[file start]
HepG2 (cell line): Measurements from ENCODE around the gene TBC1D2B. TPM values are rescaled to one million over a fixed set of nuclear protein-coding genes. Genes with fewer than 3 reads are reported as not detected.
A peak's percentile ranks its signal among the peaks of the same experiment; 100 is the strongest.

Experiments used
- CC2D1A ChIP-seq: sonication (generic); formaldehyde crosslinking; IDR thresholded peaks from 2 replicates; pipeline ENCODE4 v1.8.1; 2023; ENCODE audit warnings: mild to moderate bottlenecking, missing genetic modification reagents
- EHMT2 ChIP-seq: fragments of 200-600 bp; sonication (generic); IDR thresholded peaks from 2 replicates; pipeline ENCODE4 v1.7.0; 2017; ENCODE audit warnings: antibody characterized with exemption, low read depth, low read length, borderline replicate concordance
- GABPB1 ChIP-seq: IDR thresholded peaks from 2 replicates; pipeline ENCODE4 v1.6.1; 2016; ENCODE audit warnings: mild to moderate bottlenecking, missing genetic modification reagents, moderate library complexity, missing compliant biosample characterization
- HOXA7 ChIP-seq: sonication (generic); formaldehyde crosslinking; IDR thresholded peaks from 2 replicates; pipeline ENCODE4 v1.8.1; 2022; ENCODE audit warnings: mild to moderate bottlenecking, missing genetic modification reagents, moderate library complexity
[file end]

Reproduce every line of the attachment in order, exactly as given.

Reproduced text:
HepG2 (cell line): Measurements from ENCODE around the gene TBC1D2B. TPM values are rescaled to one million over a fixed set of nuclear protein-coding genes. Genes with fewer than 3 reads are reported as not detected.
A peak's percentile ranks its signal among the peaks of the same experiment; 100 is the strongest.

Experiments used
- CC2D1A ChIP-seq: sonication (generic); formaldehyde crosslinking; IDR thresholded peaks from 2 replicates; pipeline ENCODE4 v1.8.1; 2023; ENCODE audit warnings: mild to moderate bottlenecking, missing genetic modification reagents
- EHMT2 ChIP-seq: fragments of 200-600 bp; sonication (generic); IDR thresholded peaks from 2 replicates; pipeline ENCODE4 v1.7.0; 2017; ENCODE audit warnings: antibody characterized with exemption, low read depth, low read length, borderline replicate concordance
- GABPB1 ChIP-seq: IDR thresholded peaks from 2 replicates; pipeline ENCODE4 v1.6.1; 2016; ENCODE audit warnings: mild to moderate bottlenecking, missing genetic modification reagents, moderate library complexity, missing compliant biosample characterization
- HOXA7 ChIP-seq: sonication (generic); formaldehyde crosslinking; IDR thresholded peaks from 2 replicates; pipeline ENCODE4 v1.8.1; 2022; ENCODE audit warnings: mild to moderate bottlenecking, missing genetic modification reagents, moderate library complexity